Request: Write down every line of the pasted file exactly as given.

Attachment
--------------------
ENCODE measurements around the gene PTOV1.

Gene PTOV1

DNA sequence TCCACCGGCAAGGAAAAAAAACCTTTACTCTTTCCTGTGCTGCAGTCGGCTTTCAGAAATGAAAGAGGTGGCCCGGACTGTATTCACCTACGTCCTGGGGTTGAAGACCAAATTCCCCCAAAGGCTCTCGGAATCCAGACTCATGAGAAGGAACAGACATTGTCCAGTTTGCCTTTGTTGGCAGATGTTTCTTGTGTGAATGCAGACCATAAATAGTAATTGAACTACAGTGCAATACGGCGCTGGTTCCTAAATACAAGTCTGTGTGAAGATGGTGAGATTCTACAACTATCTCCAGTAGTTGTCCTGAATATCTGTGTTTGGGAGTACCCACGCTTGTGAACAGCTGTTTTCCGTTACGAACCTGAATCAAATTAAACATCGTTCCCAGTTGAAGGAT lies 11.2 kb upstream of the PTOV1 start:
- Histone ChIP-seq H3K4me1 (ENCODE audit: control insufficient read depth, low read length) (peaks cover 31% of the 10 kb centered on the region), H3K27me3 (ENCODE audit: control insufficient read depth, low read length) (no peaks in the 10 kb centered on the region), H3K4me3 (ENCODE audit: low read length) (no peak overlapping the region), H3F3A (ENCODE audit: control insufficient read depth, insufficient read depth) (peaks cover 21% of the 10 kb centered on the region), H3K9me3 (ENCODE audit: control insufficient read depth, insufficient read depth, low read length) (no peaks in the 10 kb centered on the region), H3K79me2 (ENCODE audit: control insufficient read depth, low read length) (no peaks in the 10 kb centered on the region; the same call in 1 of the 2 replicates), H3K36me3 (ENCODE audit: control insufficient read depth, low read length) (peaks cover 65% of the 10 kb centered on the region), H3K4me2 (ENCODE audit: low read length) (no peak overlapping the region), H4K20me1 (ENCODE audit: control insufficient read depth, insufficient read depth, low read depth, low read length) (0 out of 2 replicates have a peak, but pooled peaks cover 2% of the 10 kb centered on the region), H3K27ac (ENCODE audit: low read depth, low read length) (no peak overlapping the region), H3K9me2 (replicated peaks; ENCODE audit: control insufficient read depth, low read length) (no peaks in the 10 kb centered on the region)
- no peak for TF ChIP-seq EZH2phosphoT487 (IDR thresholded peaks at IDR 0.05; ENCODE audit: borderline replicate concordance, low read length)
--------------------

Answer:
ENCODE measurements around the gene PTOV1.

Gene PTOV1

DNA sequence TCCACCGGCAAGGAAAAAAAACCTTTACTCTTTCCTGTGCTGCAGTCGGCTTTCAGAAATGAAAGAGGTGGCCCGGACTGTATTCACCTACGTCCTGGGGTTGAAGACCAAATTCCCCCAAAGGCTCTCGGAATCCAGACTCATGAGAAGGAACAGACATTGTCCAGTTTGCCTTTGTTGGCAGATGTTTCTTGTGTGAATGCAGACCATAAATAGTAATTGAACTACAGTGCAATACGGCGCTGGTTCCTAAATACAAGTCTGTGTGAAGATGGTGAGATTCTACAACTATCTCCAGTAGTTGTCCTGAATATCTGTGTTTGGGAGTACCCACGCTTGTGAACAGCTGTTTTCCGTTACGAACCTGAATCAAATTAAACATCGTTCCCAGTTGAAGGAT lies 11.2 kb upstream of the PTOV1 start:
- Histone ChIP-seq H3K4me1 (ENCODE audit: control insufficient read depth, low read length) (peaks cover 31% of the 10 kb centered on the region), H3K27me3 (ENCODE audit: control insufficient read depth, low read length) (no peaks in the 10 kb centered on the region), H3K4me3 (ENCODE audit: low read length) (no peak overlapping the region), H3F3A (ENCODE audit: control insufficient read depth, insufficient read depth) (peaks cover 21% of the 10 kb centered on the region), H3K9me3 (ENCODE audit: control insufficient read depth, insufficient read depth, low read length) (no peaks in the 10 kb centered on the region), H3K79me2 (ENCODE audit: control insufficient read depth, low read length) (no peaks in the 10 kb centered on the region; the same call in 1 of the 2 replicates), H3K36me3 (ENCODE audit: control insufficient read depth, low read length) (peaks cover 65% of the 10 kb centered on the region), H3K4me2 (ENCODE audit: low read length) (no peak overlapping the region), H4K20me1 (ENCODE audit: control insufficient read depth, insufficient read depth, low read depth, low read length) (0 out of 2 replicates have a peak, but pooled peaks cover 2% of the 10 kb centered on the region), H3K27ac (ENCODE audit: low read depth, low read length) (no peak overlapping the region), H3K9me2 (replicated peaks; ENCODE audit: control insufficient read depth, low read length) (no peaks in the 10 kb centered on the region)
- no peak for TF ChIP-seq EZH2phosphoT487 (IDR thresholded peaks at IDR 0.05; ENCODE audit: borderline replicate concordance, low read length)